What I Do, and Why You Need Me
Why you should listen to me: I work at Lucid, the world’s largest platform for human answers. If MacGyver worked at a tech company, he’d do what I do. I’m the CEO’s right hand man. I see everything and execute on most things.
This series has nothing to do with you. I originally started writing to organize the random notes I have in my Field Notes notebooks (if you happen to be reading this, Field Notes, let’s discuss sponsorship).
My current job requires me to balance many things simultaneously (thank God for Zest Tea). So, in an effort to form a habit of constant reflection, I began to write in earnest and with regularity. Now here I am, a bonafide millennial blogger telling you what you should be doing. I probably say contradictory things, or make claims that don’t align with your experiences. But that’s what the comment section is for — go crazy. The only credibility I have is that someone decided to give me two degrees in an irrelevant subject like philosophy (I’ll let you decide what to make of that), and I convinced the CEO of a tech company to let me in all of his meetings and do things on his behalf. The joke is on all of you.
Now that the why is out of the way, what the hell do I do? My Linkedin profile states:
“At Lucid, I execute the vision of the CEO while simultaneously supporting the entire executive team at a growing tech company.”
It actually doesn’t. But it should. I am just too busy overseeing a build-out of 30k sq ft, assisting in building out a marketing department, preparing board materials, providing the exec team with weekly financial metrics, picking cool company shirts, ordering office furniture, writing amazing TL;DRs of documents that are unnecessarily long, being a part of raising $60 mill (yes, a New Orleans company not in oil and gas did that) and a bunch of other things that will blow your mind away. So, essentially, when I say things it’s because I have witnessed it. I am literally in all the meetings, I hear all the things, and I see all things.
That’s right. ALL of the things.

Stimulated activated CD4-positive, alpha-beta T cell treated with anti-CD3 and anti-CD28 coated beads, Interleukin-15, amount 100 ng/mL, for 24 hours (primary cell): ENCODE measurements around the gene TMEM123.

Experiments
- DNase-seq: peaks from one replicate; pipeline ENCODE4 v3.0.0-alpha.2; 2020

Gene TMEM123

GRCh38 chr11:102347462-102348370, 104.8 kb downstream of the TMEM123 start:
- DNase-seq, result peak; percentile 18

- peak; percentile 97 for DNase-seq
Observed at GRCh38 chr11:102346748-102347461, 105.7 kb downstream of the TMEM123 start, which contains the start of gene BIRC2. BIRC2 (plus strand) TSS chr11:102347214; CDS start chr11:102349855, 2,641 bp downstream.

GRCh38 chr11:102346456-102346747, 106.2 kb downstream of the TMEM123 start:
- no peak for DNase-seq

Importance of a young impressionable intelligent employee
For this piece, I interviewed Patrick since I have no credibility. He doesn’t like words so I only had the chance to ask two (annoyingly general questions):
“Patrick, how has Andrew been helpful to not only you, but to Lucid as an organization?”
Great question, and I’ll answer in reverse. Andrew is a part of a two-year program called Venture for America. It is a 2-year commitment wherein he works on a range of projects to support the executive team and our organization as a whole. Having an individual that is unafraid to ask questions and press high level management on certain topics helps to keep them honest. Additionally, he serves as a pipeline to help get information from employees to the C-suite and vice versa. As we scale, ensuring communication and getting buy in from everyone is critical. Great ideas are nothing if there isn’t proper alignment across the company.
Personally, the CEO’s job requires balance. At this point, everything that crosses my desk is important. A significant challenge that I have is prioritizing what I do myself. Having an employee that I can trust to go out and get things accomplished with very little direction is crucial. Additionally, the more senior you get, the more people tend to walk on eggshells around you. Andrew has learned early on just what this role is. He is not here to kiss my ass, and his value comes in both being a sounding board and offering opinions when needed.
Well thanks, Patrick! Seems like I am doing swell here at Lucid. Perhaps I should ask for a fancy title that reflects my value.
Why you don’t need me
I could easily just give you the positive spin. However, there is always room to grow. Not everything is positive.
“Why should I not hire someone like Andrew?”
A part from the fact that I am in fact Andrew, and not Patrick?
(Honestly, do you think the CEO of a company has time to worry about what the hell I’m writing?)
“Yes, a part from that fact, which you conveniently forgot to mention.”
The simple answer, experience. The lack of experience has definitely enabled Andrew to feel empowered in ways that he probably shouldn’t be. He is not scared to voice opinions, nor is he hesitant to take things on. Although these are great characteristics, they only exist because he has no professional context. He takes his lead from our company leaders, individuals that have developed these skills over years. The downside of a lack of experience is an obvious one. At times, he just does not know enough to move at the speed we need. This is no slight against him, personally, he will get there. This job is greatly shortening that experience gap, and his two years here will be much closer to ten years of professional experience. For he will have not only witnessed, but been a part of the largest round of funding for a New Orleans company in recent memory. Impacted company strategy in ways that will exist long after he is gone. Instituted organizational changes that nobody will realize he has. But for now, the reason he is not the official Chief of Staff is because he simply has not had the necessary reps.
Yes. I pulled the wool over you. Patrick did not write these words. But I have the ability to be introspective and thoughtful. Although, that last bit sounds a bit like, “my greatest failure is that I work too hard.” Oh well. I’m a cliché now. It’s time I fully embrace it.
Why you should not listen to me: The fact that I am strikingly handsome, effortlessly cool, a semi-professional philosopher and humble amateur mechanic should mean nothing to you. I’m just trying to figure things out, so stop looking to me for advice. Go and make your own mistakes.